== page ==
At PiArtworks in September of 2009, Onurmen opened an exhibition that he named “Panic”. Using his three-dimensional objects constructed from newspapers, in the sixth of his “Archive” series, he investigated another political and public dimension of today’s existence. Just like his recycled newspaper sculptures, the panic felt today is a socially and culturally recycled brand generated by sensational stories from the media. By fossilizing newsprint, by rendering the readable unreadable, Onurmen attempts to neutralize his feeling of panic. By giving fear a concrete form the mysterious specter becomes reachable and seems to be at least a bit under his control. What can be a more appropriate art material for a world in which the news in media is monopolized by corporations or government? What could be more significant at a time when politicians generate fear in order to control and manipulate the public?

      Years before Onurmen began this sculptural series, he collected not only his own discarded newspapers, but also those thrown away by neighbors. Systematically he cut out and classified images of floods, murders, political assassination, war, forest fires, beautiful women, night life, people in the streets, objects of desire, cars, high society figures, cinema icons, cars, economic references etc. When he began the first of these projects, he realized he must collect newspapers for five to six months to make even one object using layers of newspapers mixed with glue. Utilizing both an additive and subtractive method to work with depth and space, he creates three-dimensional objects that may stand alone in the center of the gallery as a type of labyrinth, Circuit, (2009) or hang on the wall, Eye, (2009). These relief sculptures may reflect upon the dark side of human existence, make a new statement about contemporary life, show a picture of his city, tell a story about paranoid relationships, or connect seemingly unrelated objects and people.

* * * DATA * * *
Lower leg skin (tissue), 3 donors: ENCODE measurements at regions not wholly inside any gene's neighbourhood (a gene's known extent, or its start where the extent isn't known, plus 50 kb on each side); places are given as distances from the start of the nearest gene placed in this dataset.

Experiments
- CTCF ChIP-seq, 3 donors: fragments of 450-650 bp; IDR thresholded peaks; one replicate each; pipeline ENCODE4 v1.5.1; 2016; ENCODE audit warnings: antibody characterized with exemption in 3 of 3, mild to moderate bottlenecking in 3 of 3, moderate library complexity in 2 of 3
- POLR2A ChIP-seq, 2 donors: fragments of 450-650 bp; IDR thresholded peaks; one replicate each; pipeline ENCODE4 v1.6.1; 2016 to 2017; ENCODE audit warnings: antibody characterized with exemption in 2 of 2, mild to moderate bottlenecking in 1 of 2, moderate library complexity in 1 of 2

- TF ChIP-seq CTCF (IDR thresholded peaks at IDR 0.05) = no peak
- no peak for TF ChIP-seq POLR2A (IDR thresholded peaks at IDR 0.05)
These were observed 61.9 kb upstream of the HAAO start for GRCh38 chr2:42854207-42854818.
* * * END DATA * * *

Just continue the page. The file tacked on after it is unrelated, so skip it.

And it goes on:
He plays with size. Some objects approximate reality while others are exaggerated or diminished. For example, Knife, (2009) the two-meter knife paper sculpture displayed in the window of this exhibition refers to the tool he uses to cut away layers of newspaper to create shapes or reveal images hidden underneath as well as to the most frequently used lethal weapon for murders in Turkey. Leaving the surfaces unpainted and seemingly unfinished, he works with texture as he juxtapositions diverse, unrelated images to present a feeling of balance, an element missing in urban life. Layering brings in the concept of time. Like an archeologist who excavates antique ruins, he digs in the background material to reveal what is not instantly evident; to discover a new headline that may be closer to the real story about what has happened. Images of war, neckties, a cell phone perhaps used to detonate a bomb, Michael Jackson’s face, a veiled Moslem woman, well dressed models diving out of windows, an eye that sees death by fire, a mouth that cannot speak, an ear that does not hear stand side by side in this exhibition to give glimpses of people frozen from fear or in the process of making illogical decisions due to panic.